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Wednesday, 6 March, 2002, 11:47 GMT
Q & A: Caught with drugs abroad
Young people are being warned that using or smuggling drugs on their holiday abroad could end with a prison sentence or worse.

The charity Prisoners Abroad, which looks after Britons arrested and imprisoned overseas, answers questions on what holiday makers can expect if caught for a drugs offence abroad.

Q: Where are the most common places to be caught and how many Britons are being held there?

A: In total, Prisoners Abroad is supporting 1500 British nationals imprisoned overseas.

USA has the largest number of Britons, with 324 people incarcerated there. This can be attributed to the large number of ex-pats. France and then Spain follow with 193 and 146 respectively. The majority of these will be drug related charges due to the drug routes across Europe.

The most astonishing increase is in the number of Britons in Jamaica. We currently support 72. More and more women are becoming involved in trafficking drugs out of Jamaica and into England. The charity has seen a 43 per cent increase in the number of Britons arrested in Jamaica.

Q: Who are being arrested?

A: This really varies on the country.

Recently we have seen a huge rise in the number of young women being arrested in the West Indies on drug related offences, increasing the number of people becoming professional drug mules.

During the holiday periods we can anticipate an increase in the number of young holidaymakers being arrested for possession of recreational drugs.

Q: What are the most common drugs to be caught with?

A: Cocaine. Trafficking cocaine out of the West Indies has become a huge industry, at the same time, the authorities are extremely aware of it and more and more people are being caught.

Q: What's the worst place to get caught?

A: South East Asia has the harshest of sentences. The consequences of being caught with drugs in this part of the world can be devastating. The death penalty is imposed on all heroin charges and many people sentenced in Thailand may never see outside the prison walls again.

Q: Where are the worst prison conditions?

A: Prisons in Venezuela are amongst the harshest in the world. Prisons are run by gangs of prisoners; violence is rife; prisoners live in an extremely volatile environment. Prisoners also have to pay for everything from bedding to adequate food to supplement diets. Prisoners Abroad provides all British prisoners in Venezuela with grants to survive this experience.

Due to the climate, prisons in the West Indies are subject to infestations of cockroaches, mosquitoes and rats. Women tend to suffer from gynaecological problems because of the poor sanitation.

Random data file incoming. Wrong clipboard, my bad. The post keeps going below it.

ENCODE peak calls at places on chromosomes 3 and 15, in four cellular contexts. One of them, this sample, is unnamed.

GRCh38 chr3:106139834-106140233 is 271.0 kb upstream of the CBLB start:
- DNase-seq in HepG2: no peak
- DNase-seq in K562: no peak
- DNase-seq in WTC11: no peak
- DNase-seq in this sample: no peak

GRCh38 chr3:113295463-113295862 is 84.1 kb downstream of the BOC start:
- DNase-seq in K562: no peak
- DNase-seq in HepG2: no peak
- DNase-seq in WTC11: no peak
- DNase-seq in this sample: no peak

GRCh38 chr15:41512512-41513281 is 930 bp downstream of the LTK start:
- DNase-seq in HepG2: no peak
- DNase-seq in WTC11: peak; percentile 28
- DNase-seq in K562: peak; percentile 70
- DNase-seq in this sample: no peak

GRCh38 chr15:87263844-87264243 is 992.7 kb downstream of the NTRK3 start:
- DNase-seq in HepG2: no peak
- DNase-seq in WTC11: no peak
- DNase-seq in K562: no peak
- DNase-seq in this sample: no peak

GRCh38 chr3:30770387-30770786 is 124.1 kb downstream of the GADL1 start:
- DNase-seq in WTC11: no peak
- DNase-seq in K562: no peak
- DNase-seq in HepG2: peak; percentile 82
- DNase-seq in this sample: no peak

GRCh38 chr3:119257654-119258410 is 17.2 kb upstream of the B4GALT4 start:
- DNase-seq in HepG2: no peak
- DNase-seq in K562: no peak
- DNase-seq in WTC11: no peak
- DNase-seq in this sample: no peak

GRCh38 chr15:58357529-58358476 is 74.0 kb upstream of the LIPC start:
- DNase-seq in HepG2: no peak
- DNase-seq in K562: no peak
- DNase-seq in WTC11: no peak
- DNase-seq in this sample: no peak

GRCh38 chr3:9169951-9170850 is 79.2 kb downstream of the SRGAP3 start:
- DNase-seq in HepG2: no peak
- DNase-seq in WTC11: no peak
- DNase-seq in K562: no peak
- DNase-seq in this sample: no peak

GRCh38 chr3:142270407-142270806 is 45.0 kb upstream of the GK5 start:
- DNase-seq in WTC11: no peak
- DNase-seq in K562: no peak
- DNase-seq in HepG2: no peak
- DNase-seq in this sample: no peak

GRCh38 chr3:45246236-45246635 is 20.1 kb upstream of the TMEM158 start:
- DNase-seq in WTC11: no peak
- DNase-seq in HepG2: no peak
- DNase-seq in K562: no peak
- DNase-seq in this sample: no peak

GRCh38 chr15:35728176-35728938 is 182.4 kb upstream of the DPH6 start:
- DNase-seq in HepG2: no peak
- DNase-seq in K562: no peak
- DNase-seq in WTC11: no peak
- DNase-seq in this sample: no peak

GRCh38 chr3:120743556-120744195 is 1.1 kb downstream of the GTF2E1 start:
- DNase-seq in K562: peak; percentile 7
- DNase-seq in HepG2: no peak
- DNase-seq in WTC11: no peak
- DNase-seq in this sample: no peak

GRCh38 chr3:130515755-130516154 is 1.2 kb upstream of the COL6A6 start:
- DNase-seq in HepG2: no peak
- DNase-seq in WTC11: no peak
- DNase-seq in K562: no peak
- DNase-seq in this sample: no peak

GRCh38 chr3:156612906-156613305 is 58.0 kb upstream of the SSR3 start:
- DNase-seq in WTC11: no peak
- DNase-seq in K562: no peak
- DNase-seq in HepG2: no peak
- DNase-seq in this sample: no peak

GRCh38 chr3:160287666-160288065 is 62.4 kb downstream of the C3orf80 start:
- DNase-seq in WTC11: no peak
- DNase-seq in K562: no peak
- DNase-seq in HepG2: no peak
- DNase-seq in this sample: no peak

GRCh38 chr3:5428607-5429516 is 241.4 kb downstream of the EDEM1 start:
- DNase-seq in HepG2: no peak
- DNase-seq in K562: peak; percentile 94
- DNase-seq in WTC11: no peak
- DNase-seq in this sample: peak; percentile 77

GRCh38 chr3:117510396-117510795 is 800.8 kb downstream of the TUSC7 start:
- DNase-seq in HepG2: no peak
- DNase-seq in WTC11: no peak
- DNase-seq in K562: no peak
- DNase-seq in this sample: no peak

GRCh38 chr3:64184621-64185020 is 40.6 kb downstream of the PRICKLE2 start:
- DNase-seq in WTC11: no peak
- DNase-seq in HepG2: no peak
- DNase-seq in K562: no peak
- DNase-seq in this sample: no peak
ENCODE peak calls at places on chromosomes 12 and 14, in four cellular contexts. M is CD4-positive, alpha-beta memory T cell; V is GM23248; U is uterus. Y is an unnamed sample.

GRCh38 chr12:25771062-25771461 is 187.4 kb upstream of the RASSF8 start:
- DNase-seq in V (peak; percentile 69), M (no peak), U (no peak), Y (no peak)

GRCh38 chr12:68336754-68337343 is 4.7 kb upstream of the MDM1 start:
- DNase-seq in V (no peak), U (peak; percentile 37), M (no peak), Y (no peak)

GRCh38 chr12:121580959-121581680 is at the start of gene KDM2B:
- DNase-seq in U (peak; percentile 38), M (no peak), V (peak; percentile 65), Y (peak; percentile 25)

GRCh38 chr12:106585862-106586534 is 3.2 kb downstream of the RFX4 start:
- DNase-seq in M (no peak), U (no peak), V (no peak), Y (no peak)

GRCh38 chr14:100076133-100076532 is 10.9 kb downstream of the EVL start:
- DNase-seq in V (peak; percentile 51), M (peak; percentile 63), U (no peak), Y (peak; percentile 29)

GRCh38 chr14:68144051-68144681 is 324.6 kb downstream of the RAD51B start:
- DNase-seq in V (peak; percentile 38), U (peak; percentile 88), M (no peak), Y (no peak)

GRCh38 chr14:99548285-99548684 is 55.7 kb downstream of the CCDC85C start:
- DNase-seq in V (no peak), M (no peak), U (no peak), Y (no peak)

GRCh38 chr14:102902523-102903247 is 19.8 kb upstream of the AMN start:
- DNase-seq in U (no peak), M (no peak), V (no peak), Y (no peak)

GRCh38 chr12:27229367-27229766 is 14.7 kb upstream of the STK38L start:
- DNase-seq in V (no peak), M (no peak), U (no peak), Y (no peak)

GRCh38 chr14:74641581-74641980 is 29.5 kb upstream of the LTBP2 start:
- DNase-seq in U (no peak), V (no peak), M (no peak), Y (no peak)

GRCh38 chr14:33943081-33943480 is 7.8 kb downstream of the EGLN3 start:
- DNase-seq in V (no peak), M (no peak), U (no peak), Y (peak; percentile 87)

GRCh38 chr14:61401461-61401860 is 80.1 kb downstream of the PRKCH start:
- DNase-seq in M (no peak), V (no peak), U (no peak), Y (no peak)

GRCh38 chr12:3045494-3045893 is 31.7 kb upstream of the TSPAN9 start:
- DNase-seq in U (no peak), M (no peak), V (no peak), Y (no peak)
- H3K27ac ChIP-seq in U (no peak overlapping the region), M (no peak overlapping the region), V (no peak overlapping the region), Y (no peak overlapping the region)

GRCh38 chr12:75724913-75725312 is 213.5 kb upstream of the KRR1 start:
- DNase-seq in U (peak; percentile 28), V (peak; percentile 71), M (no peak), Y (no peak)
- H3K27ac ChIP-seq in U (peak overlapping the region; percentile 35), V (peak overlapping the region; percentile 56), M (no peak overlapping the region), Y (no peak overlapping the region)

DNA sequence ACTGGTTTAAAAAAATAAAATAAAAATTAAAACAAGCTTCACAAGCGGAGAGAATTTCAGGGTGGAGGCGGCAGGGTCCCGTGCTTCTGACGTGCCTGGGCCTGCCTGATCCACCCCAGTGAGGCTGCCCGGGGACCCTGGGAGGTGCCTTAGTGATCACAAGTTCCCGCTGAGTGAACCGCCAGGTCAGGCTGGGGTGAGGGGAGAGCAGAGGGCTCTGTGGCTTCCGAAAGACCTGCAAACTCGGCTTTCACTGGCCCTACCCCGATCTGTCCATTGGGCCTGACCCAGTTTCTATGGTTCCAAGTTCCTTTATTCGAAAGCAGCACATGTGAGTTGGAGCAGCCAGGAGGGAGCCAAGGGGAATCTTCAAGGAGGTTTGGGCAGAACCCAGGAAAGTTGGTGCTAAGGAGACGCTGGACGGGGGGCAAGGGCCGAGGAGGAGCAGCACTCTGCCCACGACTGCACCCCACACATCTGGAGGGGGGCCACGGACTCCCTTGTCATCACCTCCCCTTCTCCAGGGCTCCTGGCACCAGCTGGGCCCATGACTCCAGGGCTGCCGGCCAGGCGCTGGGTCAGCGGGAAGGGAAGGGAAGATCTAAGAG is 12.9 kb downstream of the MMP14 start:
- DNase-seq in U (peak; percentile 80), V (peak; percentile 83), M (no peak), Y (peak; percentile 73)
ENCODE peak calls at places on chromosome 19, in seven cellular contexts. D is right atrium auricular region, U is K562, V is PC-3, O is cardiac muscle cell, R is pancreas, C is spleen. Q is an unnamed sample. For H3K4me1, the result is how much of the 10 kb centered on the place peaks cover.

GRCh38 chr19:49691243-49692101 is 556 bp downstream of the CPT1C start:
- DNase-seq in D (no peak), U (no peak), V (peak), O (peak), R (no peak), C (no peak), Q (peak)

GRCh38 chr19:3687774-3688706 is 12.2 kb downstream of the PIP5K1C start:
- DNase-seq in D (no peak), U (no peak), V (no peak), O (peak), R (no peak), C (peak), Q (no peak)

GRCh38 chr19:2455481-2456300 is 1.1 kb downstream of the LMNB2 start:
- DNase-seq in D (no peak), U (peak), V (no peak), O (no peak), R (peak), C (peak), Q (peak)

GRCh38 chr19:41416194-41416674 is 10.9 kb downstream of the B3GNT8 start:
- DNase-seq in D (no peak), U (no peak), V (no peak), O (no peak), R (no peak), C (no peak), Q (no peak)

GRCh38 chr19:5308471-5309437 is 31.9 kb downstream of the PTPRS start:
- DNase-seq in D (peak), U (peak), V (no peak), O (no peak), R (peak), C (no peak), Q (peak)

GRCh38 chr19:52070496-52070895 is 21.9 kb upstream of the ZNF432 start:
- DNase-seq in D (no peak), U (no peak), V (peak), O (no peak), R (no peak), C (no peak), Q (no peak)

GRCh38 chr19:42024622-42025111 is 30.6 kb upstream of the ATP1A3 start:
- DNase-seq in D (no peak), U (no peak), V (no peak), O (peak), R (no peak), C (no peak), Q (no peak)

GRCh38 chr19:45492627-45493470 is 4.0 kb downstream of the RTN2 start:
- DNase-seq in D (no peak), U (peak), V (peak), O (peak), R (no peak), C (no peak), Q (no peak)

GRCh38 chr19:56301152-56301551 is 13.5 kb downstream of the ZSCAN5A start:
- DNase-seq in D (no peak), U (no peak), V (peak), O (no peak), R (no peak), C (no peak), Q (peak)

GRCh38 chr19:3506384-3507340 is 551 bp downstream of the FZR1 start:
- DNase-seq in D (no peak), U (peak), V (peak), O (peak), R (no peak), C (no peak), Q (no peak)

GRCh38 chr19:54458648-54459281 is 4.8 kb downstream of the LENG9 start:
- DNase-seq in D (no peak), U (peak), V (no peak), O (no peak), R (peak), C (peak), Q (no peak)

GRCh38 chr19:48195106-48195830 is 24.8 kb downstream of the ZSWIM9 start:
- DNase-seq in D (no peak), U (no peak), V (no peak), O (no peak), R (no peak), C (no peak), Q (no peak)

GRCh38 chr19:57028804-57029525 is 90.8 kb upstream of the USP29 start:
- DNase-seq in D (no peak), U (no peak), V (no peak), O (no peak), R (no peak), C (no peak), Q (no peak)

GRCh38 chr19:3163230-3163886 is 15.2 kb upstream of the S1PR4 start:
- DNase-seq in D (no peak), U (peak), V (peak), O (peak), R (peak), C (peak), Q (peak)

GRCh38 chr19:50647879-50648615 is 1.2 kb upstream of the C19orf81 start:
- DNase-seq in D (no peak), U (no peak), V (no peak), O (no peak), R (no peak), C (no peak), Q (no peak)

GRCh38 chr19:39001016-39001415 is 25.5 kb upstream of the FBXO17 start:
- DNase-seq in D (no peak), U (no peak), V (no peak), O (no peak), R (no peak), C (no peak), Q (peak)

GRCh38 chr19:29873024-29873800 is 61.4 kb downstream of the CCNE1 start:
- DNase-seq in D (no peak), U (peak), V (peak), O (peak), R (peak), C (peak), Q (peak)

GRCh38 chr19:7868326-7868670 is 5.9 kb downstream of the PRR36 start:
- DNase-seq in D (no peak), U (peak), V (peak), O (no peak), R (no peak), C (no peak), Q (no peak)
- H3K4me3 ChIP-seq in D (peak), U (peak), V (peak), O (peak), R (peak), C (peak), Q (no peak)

Japan's prisons may by physically better than many others, but the regime is extremely harsh. Many Britons return to the UK with psychological problems from being kept in solitary confinement for lengthy periods. Many have also reported that treatment from guards is harsh and humiliating.

Q: How much do penalties differ from country to country?

A: Sentences vary a lot depending on the country.

For example for trafficking cocaine, a sentence of up to 15 years may be imposed in Venezuela, but if the person were caught in Jamaica they would only receive two to three years and a substantial fine.

In South East Asia, sentences are much harsher as the death penalty can be imposed for drug charges.

Q: What can the British Government do to help people who are arrested?

A: The British Government cannot get a person out of jail, or get them better conditions than are provided for local or other nationals or give legal advice.

They can however, give you information on suitably qualified English-speaking local lawyers and the legal system; get a message to family and friends; ensure medical problems are seen to; take up any complaints of mistreatment.

Q: What are the long term effects of having a drugs conviction abroad?

A: The long term effects of having a drugs conviction abroad can be devastating. Many people find it extremely difficult to pick up their lives where they left off.

Being separated from loved ones for a long time puts pressure on relationships and many have a hard time adjusting to life outside of an institution.

We also see a lot of people suffering from medical problems on their return to the UK. This is due to the poor prison conditions and the lack of good health care in many prisons.

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